LAHORE: The police has declared that enforcement alone is insufficient to curb kite flying, pointed out various legal and operational bottlenecks and prepared a set of recommendations for the approval of Chief Minister Usman Buzdar to eradicate this dangerous activity.

It has also sought the help of federal government institutions to disrupt the supply chain of kites, sharp twines and the manufacturing of related banned items to eliminate this crime permanently.

Police officials proposed that the Federal Investigation Agency (FIA), the Ministry of Commerce and the Federal Board of Revenue (FBR) must be incorporated into the counter-kite flying strategy where the supply side must be focused for a wide range of administrative, judicial and legal measures.

Prepared by the police’s operations wing, the report -- a copy of which is available with Dawn -- was forwarded to the Punjab chief secretary to process and send to the chief minister for approval.

The police has proposed amendments to the Punjab Prohibition of Kite Flying Ordinance 2001(as amended in 2009) to categorise the offences and enhance punishments to create deterrence for saving the lives of people.

Recommendations sent to CM include enhanced punishments for making, selling, flying kites

In Punjab, Lahore tops with the most news reports about kite flying. “Hence, the study on the kite flying activity was restricted to Lahore, though the results are applicable to all urban centres of Punjab,” reads the police analysis.

The police authorities were of the view that enforcement alone was insufficient to obliterate this menace, saying the time had come for a wider approach to combat kite flying. “It is submitted that even with all sustained police action against manufacturing, selling and flying of kites, the deadly spell of kite-flying activity is surfacing after intervals,” they stressed.

The report also mentioned major causes of unabated kite flying. It stated that only special judicial magistrates were authorised to hear the bail pleas. In the case of Lahore, investigation officers from all 84 police stations of the city had to bring the suspects to city centre to produce them before the magistrate’s court for bail. Since the court was overwhelmed with such cases, bail was granted in almost all of them even thought the offence was non-bailable.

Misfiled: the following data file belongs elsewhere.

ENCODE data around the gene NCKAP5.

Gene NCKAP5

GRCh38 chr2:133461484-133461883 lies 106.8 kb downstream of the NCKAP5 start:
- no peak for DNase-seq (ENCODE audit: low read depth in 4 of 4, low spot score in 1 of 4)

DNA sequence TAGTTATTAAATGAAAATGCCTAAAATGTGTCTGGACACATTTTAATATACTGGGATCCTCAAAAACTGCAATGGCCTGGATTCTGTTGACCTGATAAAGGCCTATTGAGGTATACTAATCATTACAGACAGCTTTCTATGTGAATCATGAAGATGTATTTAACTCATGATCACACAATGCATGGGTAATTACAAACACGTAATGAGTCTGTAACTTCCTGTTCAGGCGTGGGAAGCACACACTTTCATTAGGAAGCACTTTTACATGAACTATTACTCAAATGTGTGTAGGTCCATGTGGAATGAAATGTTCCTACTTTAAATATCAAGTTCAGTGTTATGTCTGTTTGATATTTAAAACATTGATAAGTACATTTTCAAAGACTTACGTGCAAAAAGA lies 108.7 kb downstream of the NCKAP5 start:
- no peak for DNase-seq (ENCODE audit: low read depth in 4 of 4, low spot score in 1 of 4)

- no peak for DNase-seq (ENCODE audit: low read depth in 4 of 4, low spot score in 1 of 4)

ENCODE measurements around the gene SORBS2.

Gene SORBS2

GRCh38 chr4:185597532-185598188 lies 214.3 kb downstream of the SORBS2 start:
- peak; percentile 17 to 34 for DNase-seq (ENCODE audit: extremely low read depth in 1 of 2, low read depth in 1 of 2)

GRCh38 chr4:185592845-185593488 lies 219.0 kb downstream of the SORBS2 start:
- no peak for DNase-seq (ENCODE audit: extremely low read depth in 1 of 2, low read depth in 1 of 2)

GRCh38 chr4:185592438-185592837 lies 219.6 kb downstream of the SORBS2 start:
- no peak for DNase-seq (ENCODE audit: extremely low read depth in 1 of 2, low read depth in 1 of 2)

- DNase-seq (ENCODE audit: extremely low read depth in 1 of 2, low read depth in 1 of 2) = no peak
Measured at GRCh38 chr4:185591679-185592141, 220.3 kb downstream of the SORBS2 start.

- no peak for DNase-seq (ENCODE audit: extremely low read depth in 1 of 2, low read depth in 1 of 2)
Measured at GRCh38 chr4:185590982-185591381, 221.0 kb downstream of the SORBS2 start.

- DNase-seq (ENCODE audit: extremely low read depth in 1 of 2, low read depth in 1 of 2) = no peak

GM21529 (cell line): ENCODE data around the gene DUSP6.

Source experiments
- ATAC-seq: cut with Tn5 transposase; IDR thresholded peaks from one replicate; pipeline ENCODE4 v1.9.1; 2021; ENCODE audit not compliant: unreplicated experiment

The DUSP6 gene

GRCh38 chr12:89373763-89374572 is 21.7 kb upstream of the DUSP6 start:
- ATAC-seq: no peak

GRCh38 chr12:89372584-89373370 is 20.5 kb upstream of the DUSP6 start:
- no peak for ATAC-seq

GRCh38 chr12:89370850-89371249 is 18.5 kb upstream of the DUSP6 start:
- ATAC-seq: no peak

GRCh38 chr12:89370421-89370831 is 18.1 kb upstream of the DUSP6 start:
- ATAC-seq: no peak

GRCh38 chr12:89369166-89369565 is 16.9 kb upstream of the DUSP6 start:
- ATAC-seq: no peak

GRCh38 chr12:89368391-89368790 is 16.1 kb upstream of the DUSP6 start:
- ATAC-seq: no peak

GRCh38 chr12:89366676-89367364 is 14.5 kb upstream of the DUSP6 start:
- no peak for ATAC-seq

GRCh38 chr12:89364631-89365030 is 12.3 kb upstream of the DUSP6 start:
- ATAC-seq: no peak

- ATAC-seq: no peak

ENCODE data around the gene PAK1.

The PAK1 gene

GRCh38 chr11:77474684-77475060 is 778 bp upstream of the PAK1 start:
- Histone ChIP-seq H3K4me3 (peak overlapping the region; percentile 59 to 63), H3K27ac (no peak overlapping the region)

Another reason was low conviction rate. An analysis of prosecutorial and trial stage of cases showed that very few suspects were sent to judicial lock-ups. Conviction was rare and that too with paltry fines of a few hundred rupees. Jail sentence was not announced even in a single case. Even the manufacturers and sellers were not sentenced.

Furthermore, the kite flying ordinance did not provide diversified penal provisions for manufacturers, sellers or kite flyers. Although, the gravity of the offence varies, all three aspects of the offence have been grouped together in terms of punishment.

Multiple Facebook pages were also operating with impunity from across Punjab and Khyber Pakhtunkhwa selling items related to kite flying. The FIA’s Cyber Wing has not taken any action so far.

To curb manufacturing, the police proposed minimum imprisonment of one year and maximum five years or minimum fine of Rs500,000 and maximum Rs2 million or both. For selling kites, it proposed a minimum imprisonment of one year and maximum five years, or a minimum fine of Rs200,000 and maximum Rs500,000 or both.

For flying, it proposed minimum prison sentence of three months and maximum a year or a minimum fine of Rs50,000 and maximum Rs100,000 or both.

“The cyber wing of the FIA may be mandated and activated against the online Facebook pages/websites involved in promoting this organised crime and online selling of kites and other related items,” the police suggested.

The FBR and the Commerce Ministry could be approached to ban the import of nylon chords and other metal wires being used to manufacture twines, it added.

Published in Dawn, January 27th, 2021

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